Sweeney was awarded the Military Cross (MC) for rescuing a wounded corporal of his platoon on 7 June 1944 while under heavy fire near Escoville. Sweeney was wounded during the Battle of Normandy in July 1944 and was evacuated to England. He rejoined the 2nd Oxfordshire and Buckinghamshire Light Infantry (the 52nd) in October 1944. He served in the Ardennes and the Netherlands from December 1944 to February 1945. He served in Operation Varsity: the air assault landing over the Rhine on 24 March 1945, and took part in the advance across Germany to the Baltic sea. In October 1945 the 2nd Battalion, Oxfordshire and Buckinghamshire Light Infantry (the 52nd) was posted to Palestine, where Sweeney served during the Palestine Emergency.

Post Second World War

In 1946 Colonel Sweeney was appointed instructor at the Infantry Battle School near Haifa. He served as adjutant of the 1st Oxfordshire and Buckinghamshire Light Infantry in the Suez Canal Zone from 1951 to 1953. He commanded the Oxfordshire and Buckinghamshire Light Infantry guard of honour at the Coronation of Queen Elizabeth II on 2 June 1953. The senior warrant officer of the guard of honour was RSM, later Major John Stevenson MBE DCM.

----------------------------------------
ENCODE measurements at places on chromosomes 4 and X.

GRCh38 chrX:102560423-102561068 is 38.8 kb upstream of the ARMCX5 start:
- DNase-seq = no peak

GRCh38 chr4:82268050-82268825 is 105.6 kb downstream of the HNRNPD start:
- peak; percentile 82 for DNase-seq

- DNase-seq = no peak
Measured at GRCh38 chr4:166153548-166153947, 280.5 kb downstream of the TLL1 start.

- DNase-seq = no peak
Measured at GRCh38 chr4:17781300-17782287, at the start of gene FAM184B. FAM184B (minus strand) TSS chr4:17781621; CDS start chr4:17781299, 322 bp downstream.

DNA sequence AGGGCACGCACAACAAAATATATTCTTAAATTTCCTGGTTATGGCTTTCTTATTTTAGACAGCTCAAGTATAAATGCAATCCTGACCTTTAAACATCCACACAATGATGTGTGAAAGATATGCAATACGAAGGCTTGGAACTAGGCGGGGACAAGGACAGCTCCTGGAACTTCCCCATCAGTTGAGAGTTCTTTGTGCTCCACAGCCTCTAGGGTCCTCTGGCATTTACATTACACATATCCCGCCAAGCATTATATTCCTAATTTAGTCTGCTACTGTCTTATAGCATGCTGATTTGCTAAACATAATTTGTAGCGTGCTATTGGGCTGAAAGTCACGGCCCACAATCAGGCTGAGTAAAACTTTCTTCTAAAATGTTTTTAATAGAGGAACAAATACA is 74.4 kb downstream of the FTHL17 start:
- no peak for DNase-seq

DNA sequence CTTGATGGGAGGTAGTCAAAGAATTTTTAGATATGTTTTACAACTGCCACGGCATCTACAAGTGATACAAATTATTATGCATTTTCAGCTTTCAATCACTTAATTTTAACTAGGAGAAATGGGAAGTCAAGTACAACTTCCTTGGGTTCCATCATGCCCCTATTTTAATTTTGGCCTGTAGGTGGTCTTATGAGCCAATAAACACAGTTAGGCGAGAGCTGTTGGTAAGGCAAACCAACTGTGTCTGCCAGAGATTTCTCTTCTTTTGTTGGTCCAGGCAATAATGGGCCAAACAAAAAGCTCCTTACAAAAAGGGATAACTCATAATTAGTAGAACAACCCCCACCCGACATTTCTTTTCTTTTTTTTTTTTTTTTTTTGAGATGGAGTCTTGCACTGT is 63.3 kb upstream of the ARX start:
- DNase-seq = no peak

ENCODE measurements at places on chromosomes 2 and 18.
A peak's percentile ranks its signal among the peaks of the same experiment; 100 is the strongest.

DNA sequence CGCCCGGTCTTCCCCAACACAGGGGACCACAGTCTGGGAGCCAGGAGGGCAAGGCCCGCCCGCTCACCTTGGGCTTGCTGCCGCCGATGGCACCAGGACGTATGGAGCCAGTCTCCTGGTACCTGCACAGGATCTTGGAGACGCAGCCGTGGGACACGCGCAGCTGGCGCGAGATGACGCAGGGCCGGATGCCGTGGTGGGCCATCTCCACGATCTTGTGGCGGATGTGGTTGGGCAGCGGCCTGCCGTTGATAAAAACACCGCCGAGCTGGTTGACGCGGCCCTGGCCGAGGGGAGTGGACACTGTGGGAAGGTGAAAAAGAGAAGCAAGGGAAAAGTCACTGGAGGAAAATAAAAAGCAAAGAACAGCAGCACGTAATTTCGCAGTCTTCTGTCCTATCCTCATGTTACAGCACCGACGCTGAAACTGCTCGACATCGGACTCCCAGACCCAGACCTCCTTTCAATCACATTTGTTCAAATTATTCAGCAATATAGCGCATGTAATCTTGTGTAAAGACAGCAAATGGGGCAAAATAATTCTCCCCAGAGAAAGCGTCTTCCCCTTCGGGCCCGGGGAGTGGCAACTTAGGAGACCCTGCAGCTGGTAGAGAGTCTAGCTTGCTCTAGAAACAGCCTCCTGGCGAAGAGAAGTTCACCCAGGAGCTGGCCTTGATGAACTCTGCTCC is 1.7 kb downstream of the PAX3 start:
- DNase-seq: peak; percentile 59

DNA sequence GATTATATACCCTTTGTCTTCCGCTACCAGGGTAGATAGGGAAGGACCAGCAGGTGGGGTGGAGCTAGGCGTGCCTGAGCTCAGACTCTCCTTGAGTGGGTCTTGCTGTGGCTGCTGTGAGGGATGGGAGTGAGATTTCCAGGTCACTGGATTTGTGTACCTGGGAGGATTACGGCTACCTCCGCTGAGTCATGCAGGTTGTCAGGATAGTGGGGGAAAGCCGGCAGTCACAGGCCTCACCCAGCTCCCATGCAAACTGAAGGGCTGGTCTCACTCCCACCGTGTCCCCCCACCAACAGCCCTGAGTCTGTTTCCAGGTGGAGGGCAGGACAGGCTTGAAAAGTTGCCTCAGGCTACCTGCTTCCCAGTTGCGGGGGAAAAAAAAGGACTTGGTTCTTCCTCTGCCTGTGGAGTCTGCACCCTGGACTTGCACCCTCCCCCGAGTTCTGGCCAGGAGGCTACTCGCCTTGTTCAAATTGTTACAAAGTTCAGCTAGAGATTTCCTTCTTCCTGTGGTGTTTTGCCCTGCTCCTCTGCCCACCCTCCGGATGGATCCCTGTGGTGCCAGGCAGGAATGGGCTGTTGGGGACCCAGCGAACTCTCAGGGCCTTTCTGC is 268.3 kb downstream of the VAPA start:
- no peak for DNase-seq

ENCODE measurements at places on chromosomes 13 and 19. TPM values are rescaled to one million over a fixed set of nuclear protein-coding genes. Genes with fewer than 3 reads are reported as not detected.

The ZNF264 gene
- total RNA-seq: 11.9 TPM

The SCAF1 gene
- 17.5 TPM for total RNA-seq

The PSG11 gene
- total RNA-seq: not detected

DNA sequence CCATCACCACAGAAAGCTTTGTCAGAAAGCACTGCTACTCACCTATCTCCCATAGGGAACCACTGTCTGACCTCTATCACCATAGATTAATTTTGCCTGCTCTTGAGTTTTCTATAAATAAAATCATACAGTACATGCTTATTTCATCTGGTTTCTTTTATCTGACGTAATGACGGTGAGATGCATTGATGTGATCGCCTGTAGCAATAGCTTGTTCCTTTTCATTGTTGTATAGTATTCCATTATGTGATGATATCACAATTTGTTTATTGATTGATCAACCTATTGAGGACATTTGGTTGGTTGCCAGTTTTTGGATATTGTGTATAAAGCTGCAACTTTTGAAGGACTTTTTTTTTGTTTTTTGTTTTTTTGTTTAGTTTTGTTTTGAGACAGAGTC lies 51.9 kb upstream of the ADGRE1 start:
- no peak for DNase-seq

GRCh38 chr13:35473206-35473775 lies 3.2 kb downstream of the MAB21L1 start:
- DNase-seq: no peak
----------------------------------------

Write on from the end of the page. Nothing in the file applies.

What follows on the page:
He served in Cyprus as a company commander from 1956 to 1959 and was mentioned in dispatches. He was promoted to lieutenant colonel in 1962. Sweeney commanded the 1st Green Jackets (43rd and 52nd) at Penang from April 1962 to January 1964. The regiment was deployed to Brunei in December 1962 following an Indonesia backed uprising. He was mentioned in dispatches. He commanded the 1st Green Jackets (43rd and 52nd) in Borneo during the confrontation with Indonesia and was again mentioned in dispatches.

On 1 January 1966 the 1st Green Jackets (43rd and 52nd) became the 1st Battalion, Royal Green Jackets. He was defence advisor to the UK Mission to the United Nations in New York from 1966 to 1969. He then became head of public relations HQ BAOR, Germany. He was deputy commandant of the School of Infantry from 1971 to 1974.

Sweeney retired from the British Army in 1974. He was director general of the Battersea Dogs Home from 1974 to 1988. He was the subject of a This is Your Life programme presented by Eamonn Andrews on 20 March 1985. Guests who appeared on the programme included Katie Boyle, Richard Todd and former Oxford and Bucks Light Infantry soldiers: General Sir Antony Read, General Sir Edward Jones (British Army officer), Major Sandy Smith (British Army officer), Major John Stevenson and Jack " Bill " Bailey. Sweeney was chairman of the 43rd & 52nd Old Comrades Association. In retirement he lived in Warwickshire and later in Shepton Mallet, Somerset.

Sweeney married Geraldine Follett in 1942, with whom he had two sons and three daughters. He died on 4 June 2001; a memorial service was held at Douai Abbey, Woolhampton, Berkshire.


  1. ^ "No. 35294". The London Gazette (Supplement). 30 September 1941. p. 5719.


This page was last edited on 16 June 2021, at 01:56